There's no doubt that it'll be a hell of a story, and Stonestreet told New York Magazine's Vulture Blog that he'd wanted to play Arbuckle since the late '90s—"I just always found it to be such a fascinating and tragic story," he said. "He went from this jolly person who fell down and entertained people into a sexual deviant."—but the real question is, will the HBO film portray 1920s Hollywood as it actually was? That is, the Hollywood that in many ways looked like and lived much as the adult video industry does now, rather than the Goody Two-Shoes image it would like the public to believe it always had?
For one thing, in early Hollywood, studios ruled the roost, headed by moguls such as Samuel Goldwyn, William Fox, Carl Laemmle, Adolph Zukor, Louis B. Mayer, Jesse L. Lasky and the four Warner Brothers, and all of the major stars were under iron-clad contracts to one studio or another, with nothing resembling the Screen Actors Guild to represent their interests. And while it was technically the studio heads' job to keep things from getting out of hand, their methods were often suspect.
Consider, for instance, the case of Wallace Reid, the single most popular star of the early '20s—and a major alcoholic. While filming Valley of the Giants in 1919, he was involved in a train wreck that left him with such excruciating injuries that he wanted to quit the movie. But Jesse Lasky, head of Famous Players, wouldn't have that! Instead, the mogul sent the studio physician to the set to keep Reid constantly supplied with morphine so that he could continue working—and once that film wrapped, with Reid contracted to start another movie right away, Lasky kept the morphine flowing. The constant drug supply left Reid a complete addict who spent 1922 checking himself in and out of sanitariums and hospitals for treatment of both the pain and his addiction—until it got so bad that in January, 1923, he died in his wife's arms—at the ripe old age of 31.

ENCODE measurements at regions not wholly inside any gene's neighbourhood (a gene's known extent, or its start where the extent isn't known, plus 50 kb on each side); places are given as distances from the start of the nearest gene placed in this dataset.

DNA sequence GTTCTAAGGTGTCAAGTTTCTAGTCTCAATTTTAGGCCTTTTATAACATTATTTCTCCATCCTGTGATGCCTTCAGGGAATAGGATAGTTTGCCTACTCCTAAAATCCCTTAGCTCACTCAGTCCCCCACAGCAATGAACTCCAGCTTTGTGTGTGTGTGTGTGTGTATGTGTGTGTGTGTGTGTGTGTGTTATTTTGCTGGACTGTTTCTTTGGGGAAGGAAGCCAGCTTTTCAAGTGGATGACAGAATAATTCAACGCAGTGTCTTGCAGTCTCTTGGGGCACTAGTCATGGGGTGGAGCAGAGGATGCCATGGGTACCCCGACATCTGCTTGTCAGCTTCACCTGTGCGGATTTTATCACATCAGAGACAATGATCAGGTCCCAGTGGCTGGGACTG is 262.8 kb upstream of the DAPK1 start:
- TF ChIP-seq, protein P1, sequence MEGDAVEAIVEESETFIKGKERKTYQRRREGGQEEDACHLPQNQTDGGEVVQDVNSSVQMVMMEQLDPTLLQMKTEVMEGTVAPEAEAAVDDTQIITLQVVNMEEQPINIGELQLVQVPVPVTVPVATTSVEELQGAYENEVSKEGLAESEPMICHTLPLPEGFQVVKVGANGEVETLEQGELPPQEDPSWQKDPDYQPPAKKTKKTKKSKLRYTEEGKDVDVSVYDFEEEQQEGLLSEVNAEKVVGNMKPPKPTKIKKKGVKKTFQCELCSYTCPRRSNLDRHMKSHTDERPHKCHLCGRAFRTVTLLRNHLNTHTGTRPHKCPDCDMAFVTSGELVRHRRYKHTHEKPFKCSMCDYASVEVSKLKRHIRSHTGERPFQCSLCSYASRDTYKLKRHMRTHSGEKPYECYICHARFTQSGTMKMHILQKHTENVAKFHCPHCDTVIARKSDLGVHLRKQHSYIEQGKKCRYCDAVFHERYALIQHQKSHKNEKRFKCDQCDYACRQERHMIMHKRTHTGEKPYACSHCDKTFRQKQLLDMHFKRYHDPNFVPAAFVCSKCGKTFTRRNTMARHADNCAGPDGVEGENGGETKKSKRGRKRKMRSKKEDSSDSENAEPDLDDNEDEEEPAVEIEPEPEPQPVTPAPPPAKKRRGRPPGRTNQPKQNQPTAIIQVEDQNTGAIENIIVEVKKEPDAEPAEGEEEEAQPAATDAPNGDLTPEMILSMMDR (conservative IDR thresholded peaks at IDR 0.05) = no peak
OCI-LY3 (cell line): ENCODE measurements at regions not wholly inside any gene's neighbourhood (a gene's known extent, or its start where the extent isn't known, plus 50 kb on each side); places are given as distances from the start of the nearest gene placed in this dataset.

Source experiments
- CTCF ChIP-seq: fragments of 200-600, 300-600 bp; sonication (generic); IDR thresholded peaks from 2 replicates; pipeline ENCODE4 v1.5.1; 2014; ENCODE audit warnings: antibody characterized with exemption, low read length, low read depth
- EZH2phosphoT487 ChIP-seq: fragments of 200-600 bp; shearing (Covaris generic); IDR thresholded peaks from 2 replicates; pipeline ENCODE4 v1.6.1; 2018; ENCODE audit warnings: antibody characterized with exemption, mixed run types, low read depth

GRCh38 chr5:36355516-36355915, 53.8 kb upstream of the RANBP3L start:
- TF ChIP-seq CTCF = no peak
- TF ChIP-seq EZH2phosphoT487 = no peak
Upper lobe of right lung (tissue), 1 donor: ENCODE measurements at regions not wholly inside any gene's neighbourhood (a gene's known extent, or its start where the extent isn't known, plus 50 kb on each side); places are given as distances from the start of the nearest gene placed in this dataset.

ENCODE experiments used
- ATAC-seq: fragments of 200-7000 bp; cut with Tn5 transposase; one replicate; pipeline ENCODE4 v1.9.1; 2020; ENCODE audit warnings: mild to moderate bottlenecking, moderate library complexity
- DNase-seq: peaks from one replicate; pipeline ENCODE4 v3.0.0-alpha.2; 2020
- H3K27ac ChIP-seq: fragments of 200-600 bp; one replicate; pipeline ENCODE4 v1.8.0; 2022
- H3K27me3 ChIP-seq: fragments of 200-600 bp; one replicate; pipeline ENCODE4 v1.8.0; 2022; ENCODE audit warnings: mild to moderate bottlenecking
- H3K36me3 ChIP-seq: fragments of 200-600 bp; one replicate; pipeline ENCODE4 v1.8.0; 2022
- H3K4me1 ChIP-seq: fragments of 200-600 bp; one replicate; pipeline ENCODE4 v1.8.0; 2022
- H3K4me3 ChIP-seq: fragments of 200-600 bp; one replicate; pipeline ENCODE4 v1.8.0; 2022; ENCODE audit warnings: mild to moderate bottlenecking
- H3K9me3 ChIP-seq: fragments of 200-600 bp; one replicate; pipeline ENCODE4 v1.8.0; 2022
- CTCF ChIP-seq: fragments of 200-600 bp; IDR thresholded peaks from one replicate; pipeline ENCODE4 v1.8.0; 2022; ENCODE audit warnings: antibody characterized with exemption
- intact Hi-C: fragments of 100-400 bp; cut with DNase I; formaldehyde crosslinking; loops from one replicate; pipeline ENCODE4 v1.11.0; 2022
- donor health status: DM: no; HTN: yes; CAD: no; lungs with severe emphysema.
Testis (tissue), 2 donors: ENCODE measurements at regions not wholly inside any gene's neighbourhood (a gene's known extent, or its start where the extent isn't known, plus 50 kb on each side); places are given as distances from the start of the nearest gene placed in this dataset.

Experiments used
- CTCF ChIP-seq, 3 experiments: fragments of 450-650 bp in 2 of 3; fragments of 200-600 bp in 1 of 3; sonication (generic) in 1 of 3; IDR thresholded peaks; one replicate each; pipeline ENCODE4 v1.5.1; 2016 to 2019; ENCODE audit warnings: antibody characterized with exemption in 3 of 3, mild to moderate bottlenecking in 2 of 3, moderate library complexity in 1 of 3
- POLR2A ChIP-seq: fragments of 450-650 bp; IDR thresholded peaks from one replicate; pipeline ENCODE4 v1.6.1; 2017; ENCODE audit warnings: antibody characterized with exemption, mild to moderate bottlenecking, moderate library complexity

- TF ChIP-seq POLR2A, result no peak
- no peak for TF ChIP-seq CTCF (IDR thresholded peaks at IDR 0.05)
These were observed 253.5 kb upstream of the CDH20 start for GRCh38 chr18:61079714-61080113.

And then there was the sex! Most people have heard of the on- and off-camera escapades of top stars Carole Lombard and Jean Harlow, but who knows that Joan Crawford was the life of the party in the '20s, drinking well into the night, engaging in countless affairs (including plenty of rough sex) and who, in the words of frequent co-star Bette Davis, "slept with every star at MGM ... of both sexes," counting Greta Garbo, Marlene Dietrich, Barbara Stanwyck and Marilyn Monroe among her lovers? (There were even rumors that Crawford's mother had made her work as a prostitute.)
Yep, Hollywood was one wild place in the 1920s—and we can only hope that HBO captures some of that truth in its production.
Pictured: Roscoe "Fatty" Arbuckle and Virginia Rappé.
(This article has been updated to more properly describe the planned movie as a "biopic.")